Speaker Nancy Pelosi and House Judiciary Committee Chairman Jerry Nadler, two longtime allies, are clashing over whether to begin an impeachment inquiry against President Donald Trump - a sign of how toxic the split over Trump has become for House Democrats.
Nadler has twice urged Pelosi in private to open a formal impeachment inquiry, but the speaker, backed by the majority of her leadership team and her caucus, has maintained that impeaching the president would backfire on Democrats without meaningful Republican support. And there is no sign that Trump's GOP firewall is cracking.
Pelosi and Nadler, two veterans of the impeachment drama surrounding President Bill Clinton 20 years ago, appear to be drawing opposite lessons from that experience. And the divide between the two lawmakers is illustrative of what all Democrats are grappling with as they respond to Trump's efforts to stonewall congressional investigations into his personal conduct, finances and policy moves.
"I think they are articulating the different impulses within the caucus, and also within each of us," Rep. Jamie Raskin (D-Md.) said of Pelosi and Nadler. "It's not entirely clear what to do."
"Put yourself in the position of somebody in the House of Representatives today," added Raskin, a Judiciary Committee member who wants to launch an impeachment inquiry. "There are a million factors to deal with. And we're dealing with the most lawless, corrupt presidency of our lifetime. So what is the right time to respond? It's not entirely clear."
Tuesday, though, will feature a key step that all Democrats can agree on: The full House will vote on empowering committee chairs to enforce subpoenas issued to top current and former Trump administration officials, including Attorney General William Barr and former White House counsel Don McGahn.
The resolution will, in part, allow the Judiciary Committee to sue Barr and McGahn in federal court to secure former special counsel Robert Mueller's unredacted report and underlying evidence from his Russia investigation, as well as McGahn's public testimony.
But a majority of Democratic members of Nadler's committee favor impeaching Trump, which puts intense pressure on the chairman for more drastic action.
Pelosi and other top Democrats argue that most in their party don't support such a move, especially with no significant GOP support. Even if the Democratic-controlled House voted to impeach Trump, the Republican-run Senate would probably acquit him, they argue, meaning that Trump would not only remain in office but that the move could potentially embolden the GOP base and result in the president's reelection.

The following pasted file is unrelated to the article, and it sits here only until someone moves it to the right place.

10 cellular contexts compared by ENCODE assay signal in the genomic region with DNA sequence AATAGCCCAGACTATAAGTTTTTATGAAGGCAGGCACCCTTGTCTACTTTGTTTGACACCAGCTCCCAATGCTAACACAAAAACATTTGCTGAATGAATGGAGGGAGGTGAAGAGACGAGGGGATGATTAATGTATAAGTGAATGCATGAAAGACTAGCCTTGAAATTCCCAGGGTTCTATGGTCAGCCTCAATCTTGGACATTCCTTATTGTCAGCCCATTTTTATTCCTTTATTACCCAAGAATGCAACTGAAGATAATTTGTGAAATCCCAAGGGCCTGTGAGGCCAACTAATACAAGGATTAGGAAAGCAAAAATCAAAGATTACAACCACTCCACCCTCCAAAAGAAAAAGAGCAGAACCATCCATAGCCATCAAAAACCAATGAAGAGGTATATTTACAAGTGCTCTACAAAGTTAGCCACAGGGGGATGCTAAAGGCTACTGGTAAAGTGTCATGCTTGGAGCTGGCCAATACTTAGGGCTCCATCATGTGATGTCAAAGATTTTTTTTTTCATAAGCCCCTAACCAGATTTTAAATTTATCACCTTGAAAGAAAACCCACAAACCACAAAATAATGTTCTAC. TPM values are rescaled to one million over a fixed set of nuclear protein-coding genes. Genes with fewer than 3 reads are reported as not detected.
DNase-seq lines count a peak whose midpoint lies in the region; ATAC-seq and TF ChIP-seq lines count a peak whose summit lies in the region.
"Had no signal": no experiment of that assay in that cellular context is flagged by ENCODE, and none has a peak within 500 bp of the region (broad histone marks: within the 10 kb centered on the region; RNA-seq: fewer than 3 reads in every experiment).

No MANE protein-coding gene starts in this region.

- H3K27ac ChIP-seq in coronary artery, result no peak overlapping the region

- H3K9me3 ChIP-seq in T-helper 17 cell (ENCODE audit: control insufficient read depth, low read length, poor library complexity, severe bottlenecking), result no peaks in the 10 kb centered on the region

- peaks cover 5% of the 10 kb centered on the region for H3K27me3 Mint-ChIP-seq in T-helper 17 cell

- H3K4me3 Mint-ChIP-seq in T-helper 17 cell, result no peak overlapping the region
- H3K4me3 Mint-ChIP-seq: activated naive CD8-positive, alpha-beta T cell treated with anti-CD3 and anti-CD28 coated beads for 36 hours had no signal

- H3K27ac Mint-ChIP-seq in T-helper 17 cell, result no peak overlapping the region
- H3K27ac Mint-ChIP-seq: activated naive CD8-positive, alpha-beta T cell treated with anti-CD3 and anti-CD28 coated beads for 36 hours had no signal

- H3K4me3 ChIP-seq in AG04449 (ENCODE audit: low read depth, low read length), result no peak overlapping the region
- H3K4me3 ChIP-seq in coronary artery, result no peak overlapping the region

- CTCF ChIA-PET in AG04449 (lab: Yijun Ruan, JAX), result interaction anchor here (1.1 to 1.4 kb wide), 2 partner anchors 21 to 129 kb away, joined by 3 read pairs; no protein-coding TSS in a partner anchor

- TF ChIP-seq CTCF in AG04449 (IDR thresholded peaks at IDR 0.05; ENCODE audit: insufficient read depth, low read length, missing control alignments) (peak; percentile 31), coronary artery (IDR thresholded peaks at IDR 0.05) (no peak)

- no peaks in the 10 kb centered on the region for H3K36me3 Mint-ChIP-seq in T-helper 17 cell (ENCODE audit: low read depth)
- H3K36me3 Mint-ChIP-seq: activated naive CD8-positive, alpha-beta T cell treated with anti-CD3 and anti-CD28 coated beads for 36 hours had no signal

Nadler, meanwhile, has made the case to Pelosi that an impeachment inquiry would streamline their investigations under one committee and would strengthen Democrats' hand in federal court over challenges to their subpoenas.
Nadler and Pelosi sparred over the issue during a private meeting last week. Nadler again pushed the speaker to support an impeachment inquiry, but she refused, saying she'd rather see Trump "in prison."
Some Judiciary Committee members are hinting at a more serious divide between the two lawmakers. But senior Democratic aides consistently downplay any tension between them.
"I think Chairman Nadler has done a very good job, particularly considering the parameters under which he has to work," said Rep. Steve Cohen (D-Tenn.), one of the caucus's most fervent supporters of impeachment. "There are quite a few."
Tuesday's vote - the first enforcement mechanism to hit the House floor since Mueller's report was released nearly two months ago - is unlikely to calm tensions, even as House Democrats continue to secure key victories in federal court and in their negotiations with the Justice Department over access to Mueller's files.
That's in part because Pelosi's allies are using those wins as evidence that their current strategy is working - and that impeachment isn't necessary yet.
"We're winning as it relates to the strategy that we're pursuing, and the fact that the Department of Justice has agreed to provide documents and allow inspection of a more unredacted version of the report means we should stay the course," said House Democratic Caucus Chairman Hakeem Jeffries (D-N.Y.), a member of the Judiciary panel. He was referring to a deal the committee struck with the Justice Department over access to some of Mueller's "key" underlying evidence about possible obstruction of justice by the president.